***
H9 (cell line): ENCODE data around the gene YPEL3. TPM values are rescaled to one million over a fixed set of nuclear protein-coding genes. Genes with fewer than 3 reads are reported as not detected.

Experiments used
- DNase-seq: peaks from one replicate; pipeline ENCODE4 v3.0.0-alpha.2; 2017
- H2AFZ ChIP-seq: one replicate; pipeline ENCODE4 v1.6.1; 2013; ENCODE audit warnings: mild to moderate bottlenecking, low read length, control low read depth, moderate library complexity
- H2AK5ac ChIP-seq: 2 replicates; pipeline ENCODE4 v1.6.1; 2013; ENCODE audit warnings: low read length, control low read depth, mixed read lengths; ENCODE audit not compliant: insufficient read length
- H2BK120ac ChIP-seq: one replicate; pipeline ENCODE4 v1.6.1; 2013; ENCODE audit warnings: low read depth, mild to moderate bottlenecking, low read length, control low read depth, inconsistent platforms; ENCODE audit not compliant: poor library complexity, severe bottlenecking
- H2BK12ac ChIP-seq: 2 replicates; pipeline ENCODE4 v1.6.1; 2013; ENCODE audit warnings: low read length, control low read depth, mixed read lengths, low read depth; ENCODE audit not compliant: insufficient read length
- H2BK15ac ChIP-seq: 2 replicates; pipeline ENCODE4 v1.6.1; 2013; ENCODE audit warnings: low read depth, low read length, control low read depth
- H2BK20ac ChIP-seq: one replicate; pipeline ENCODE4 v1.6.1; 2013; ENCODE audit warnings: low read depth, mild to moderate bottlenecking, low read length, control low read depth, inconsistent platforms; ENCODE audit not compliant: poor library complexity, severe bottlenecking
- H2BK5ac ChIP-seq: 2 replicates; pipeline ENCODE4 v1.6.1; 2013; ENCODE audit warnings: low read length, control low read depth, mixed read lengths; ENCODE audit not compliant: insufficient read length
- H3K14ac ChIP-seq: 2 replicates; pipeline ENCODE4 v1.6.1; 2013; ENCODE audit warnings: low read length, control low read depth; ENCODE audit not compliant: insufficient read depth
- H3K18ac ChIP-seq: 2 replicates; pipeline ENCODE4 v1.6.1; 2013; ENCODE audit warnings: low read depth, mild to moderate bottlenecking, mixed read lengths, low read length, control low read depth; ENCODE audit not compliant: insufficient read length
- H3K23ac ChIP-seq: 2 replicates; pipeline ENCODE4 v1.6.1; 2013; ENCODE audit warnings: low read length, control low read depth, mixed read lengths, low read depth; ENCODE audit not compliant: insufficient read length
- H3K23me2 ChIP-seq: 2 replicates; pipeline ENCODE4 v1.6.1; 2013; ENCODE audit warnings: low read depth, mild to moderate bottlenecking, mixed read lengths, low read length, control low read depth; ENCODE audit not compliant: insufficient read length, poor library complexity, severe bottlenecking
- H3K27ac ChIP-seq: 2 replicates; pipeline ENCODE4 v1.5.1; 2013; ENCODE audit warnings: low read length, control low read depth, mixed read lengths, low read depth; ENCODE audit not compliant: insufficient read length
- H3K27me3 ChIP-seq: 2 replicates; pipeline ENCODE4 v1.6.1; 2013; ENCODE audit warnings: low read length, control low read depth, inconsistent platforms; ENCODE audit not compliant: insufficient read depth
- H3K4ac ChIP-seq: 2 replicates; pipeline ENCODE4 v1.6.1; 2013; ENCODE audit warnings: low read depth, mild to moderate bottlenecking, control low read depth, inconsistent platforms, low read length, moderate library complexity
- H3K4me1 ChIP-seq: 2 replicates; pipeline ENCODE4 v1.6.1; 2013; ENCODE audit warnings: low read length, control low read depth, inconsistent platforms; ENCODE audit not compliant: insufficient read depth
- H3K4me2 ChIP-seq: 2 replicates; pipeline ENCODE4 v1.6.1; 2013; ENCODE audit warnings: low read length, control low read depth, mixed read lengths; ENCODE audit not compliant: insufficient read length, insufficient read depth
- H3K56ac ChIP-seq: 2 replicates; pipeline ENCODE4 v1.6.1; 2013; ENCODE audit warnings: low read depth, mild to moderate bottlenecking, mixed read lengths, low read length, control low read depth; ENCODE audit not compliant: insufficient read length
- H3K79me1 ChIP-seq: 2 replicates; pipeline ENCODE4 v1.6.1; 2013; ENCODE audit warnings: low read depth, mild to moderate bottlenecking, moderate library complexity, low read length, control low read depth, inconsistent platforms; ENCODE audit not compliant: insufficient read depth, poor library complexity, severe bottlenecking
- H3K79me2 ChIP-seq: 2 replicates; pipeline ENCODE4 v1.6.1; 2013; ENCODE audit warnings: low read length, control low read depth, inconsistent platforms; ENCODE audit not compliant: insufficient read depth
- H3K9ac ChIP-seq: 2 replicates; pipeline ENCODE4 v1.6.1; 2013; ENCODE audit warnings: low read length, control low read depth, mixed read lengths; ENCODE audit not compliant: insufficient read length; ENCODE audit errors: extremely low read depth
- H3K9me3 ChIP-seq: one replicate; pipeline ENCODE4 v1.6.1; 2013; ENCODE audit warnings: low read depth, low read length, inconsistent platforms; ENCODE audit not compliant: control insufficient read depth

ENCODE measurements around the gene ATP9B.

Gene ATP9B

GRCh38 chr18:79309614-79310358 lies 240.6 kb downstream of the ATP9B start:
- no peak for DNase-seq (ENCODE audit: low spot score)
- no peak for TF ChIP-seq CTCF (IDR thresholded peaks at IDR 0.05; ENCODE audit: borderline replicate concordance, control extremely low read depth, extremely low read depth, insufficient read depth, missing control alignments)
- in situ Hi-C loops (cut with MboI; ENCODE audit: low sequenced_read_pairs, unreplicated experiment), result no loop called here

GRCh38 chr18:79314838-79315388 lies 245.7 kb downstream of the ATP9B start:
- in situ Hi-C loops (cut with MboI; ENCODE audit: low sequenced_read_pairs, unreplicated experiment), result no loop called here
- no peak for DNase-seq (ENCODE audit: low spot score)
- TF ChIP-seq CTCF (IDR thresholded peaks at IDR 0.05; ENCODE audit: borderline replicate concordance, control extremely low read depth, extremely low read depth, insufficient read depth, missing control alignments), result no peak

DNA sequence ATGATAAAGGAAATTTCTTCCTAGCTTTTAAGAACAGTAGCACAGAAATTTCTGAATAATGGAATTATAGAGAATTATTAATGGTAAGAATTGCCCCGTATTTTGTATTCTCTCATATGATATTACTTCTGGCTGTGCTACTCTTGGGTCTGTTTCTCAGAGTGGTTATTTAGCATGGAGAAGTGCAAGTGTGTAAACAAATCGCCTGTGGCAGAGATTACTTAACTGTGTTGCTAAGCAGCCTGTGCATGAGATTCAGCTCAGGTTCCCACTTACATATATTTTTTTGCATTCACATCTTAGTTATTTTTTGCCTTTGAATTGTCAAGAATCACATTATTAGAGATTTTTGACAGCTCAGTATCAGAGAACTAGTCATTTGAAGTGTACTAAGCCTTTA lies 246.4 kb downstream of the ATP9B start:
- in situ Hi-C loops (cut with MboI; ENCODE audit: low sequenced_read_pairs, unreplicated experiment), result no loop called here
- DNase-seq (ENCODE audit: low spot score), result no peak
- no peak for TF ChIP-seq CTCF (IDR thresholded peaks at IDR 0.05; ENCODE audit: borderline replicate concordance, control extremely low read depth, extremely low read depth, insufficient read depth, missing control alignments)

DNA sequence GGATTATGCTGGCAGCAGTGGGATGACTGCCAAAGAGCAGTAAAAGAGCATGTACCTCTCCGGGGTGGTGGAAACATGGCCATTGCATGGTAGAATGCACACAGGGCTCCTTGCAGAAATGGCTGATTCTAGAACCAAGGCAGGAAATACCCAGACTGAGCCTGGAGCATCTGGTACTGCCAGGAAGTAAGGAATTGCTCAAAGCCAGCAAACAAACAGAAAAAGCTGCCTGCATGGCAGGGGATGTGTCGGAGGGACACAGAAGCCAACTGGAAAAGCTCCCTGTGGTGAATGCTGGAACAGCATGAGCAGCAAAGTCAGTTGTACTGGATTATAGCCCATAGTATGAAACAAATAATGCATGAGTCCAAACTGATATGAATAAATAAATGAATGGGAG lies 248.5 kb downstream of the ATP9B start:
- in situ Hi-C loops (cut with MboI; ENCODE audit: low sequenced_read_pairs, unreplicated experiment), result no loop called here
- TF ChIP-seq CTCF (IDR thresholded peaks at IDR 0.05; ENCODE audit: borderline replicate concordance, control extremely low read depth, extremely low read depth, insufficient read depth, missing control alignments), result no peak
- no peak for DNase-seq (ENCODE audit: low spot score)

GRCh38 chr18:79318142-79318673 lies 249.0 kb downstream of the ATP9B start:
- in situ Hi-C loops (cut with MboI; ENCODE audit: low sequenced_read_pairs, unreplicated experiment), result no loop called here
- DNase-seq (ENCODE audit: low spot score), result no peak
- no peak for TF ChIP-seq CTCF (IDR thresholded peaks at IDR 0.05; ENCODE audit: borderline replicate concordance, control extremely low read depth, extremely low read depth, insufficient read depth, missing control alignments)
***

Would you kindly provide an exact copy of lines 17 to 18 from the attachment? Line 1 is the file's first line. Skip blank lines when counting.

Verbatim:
- H3K4ac ChIP-seq: 2 replicates; pipeline ENCODE4 v1.6.1; 2013; ENCODE audit warnings: low read depth, mild to moderate bottlenecking, control low read depth, inconsistent platforms, low read length, moderate library complexity
- H3K4me1 ChIP-seq: 2 replicates; pipeline ENCODE4 v1.6.1; 2013; ENCODE audit warnings: low read length, control low read depth, inconsistent platforms; ENCODE audit not compliant: insufficient read depth